After pajamas on, teeth brushed, I was summoned to stand before my mother. She rested her hands, softened and smelling of Jergens lotion and tobacco, on my head.
“I bless you in the name of the Father and the Son and the Holy Spirit,” she droned. Her breath carried the DNA of Brown Derby beer.
There were no kisses. No hugs. Just a blessing.
Then one night, after the blessing, I posed a timid question.
“Aren’t we supposed to kiss and hug, or something?”
“You got a blessing. Go to bed.”
So I guess, when thinking about “being blessed,” this memory peaks up to remind me that those blessings did happen.
Regardless of what she’d been smoking, or drinking, the blessing was its own thing. A spiritual lifeline thrown to a little girl by a mother who knew no other way to tell her she was loved.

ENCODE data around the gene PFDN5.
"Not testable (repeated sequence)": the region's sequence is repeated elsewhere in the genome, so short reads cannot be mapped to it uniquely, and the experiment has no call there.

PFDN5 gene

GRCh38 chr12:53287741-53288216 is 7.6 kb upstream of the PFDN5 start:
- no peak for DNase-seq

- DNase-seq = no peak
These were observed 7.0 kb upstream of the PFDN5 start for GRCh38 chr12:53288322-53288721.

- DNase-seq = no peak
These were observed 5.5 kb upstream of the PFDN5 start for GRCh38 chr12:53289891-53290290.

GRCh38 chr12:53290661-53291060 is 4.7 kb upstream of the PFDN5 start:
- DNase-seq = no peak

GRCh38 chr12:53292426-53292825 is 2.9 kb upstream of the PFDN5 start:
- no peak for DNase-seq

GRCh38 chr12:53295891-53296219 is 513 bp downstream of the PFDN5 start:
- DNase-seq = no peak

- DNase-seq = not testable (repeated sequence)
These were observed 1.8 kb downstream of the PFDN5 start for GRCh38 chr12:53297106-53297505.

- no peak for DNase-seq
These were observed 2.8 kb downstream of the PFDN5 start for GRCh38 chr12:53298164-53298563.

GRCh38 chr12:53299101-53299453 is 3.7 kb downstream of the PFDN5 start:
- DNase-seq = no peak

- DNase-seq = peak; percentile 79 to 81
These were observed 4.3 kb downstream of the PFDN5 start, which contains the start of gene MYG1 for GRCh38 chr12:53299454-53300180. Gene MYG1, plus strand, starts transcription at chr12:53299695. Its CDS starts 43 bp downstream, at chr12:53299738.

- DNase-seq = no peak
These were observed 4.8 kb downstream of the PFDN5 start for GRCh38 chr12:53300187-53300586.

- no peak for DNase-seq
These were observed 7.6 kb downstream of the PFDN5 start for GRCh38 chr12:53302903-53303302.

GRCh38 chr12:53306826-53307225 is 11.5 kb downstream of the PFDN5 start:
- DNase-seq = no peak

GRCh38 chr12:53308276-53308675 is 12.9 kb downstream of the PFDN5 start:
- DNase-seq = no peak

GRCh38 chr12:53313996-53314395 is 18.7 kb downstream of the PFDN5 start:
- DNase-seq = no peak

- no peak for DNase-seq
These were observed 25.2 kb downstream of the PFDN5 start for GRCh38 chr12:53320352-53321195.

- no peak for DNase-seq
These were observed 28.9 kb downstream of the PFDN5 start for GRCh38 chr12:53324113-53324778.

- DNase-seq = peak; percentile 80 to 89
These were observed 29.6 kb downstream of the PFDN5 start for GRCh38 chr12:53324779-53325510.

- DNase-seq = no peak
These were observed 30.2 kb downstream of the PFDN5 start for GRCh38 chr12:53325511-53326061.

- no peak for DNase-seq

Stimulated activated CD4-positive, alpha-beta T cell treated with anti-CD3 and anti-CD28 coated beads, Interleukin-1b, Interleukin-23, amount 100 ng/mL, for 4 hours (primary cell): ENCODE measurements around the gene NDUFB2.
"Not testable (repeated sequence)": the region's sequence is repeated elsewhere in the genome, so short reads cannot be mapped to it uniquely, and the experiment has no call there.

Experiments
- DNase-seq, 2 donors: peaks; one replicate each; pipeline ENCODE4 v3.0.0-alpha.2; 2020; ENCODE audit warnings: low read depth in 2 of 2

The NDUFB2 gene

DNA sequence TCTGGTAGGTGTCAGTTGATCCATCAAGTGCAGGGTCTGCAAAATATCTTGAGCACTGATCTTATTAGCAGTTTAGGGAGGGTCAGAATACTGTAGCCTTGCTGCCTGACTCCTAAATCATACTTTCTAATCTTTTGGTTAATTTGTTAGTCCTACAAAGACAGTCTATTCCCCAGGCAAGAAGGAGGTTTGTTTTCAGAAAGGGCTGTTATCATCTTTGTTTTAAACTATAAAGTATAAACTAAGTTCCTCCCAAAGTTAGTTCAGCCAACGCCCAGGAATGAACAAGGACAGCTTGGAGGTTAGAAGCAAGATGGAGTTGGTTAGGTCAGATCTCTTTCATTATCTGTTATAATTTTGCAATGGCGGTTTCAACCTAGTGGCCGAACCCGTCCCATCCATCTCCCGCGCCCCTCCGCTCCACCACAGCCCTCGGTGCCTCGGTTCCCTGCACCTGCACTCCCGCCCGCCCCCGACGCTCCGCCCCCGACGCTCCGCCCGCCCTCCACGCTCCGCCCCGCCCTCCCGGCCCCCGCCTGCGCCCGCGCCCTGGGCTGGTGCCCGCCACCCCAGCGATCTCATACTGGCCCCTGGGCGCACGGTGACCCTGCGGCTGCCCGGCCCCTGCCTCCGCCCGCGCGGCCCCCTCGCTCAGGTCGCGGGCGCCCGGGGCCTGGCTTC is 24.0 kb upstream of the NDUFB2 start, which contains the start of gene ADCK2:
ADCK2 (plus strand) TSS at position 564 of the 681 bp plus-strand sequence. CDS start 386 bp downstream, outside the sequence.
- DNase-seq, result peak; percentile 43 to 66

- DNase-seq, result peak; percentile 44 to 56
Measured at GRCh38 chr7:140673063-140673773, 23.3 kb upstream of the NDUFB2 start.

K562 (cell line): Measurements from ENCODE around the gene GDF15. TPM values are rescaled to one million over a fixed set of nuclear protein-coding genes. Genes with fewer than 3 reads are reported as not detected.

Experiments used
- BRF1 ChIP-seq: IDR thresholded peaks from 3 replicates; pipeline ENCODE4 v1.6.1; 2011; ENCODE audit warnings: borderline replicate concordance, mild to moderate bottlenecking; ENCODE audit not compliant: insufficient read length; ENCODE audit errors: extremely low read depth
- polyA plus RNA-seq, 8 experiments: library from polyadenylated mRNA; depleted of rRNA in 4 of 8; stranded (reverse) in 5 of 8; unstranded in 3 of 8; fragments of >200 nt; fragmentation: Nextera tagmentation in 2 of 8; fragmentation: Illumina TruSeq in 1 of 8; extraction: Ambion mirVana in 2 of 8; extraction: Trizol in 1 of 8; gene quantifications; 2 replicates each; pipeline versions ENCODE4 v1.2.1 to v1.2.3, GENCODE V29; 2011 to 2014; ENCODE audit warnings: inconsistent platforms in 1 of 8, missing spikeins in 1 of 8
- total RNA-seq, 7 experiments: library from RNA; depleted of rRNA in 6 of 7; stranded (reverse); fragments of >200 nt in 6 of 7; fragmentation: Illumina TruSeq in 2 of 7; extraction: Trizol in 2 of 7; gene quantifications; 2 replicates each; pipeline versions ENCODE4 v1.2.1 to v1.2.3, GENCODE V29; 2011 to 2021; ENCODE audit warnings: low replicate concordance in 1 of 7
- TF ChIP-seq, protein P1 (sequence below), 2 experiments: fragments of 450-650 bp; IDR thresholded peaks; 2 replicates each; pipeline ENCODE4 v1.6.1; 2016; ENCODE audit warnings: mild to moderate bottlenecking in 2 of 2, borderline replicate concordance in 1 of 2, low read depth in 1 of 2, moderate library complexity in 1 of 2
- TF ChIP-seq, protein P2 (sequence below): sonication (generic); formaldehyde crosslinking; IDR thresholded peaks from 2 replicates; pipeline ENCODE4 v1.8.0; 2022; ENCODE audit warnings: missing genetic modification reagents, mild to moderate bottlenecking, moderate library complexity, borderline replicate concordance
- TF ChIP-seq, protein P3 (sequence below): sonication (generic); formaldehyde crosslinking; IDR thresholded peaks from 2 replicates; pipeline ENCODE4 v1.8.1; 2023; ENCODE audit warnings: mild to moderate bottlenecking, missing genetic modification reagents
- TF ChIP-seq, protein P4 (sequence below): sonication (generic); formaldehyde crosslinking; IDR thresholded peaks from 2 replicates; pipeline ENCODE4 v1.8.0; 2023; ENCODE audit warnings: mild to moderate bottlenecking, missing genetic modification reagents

Every night, for as long as it lasted, I grabbed that line and held on for dear life.
That lifeline became a lifeboat, one that has carried me from stark childhood to rocky marriage to the open sea of tender possibilities. I know now that sometimes a brokenhearted love lies hidden in the coldest blessing, aching to be thrown a line of its own.
People always ask me when I started to write. Especially songwriting.
I can think of points along my childhood and teen years, when I wrote to process feelings or moments; heartbreak. Confusion. Boys. But the truth is I’ve always, as long as I can remember, written it down.
I say that, and it strikes me quite odd that a tiny girl, not exposed to literary pursuits, would even think of writing.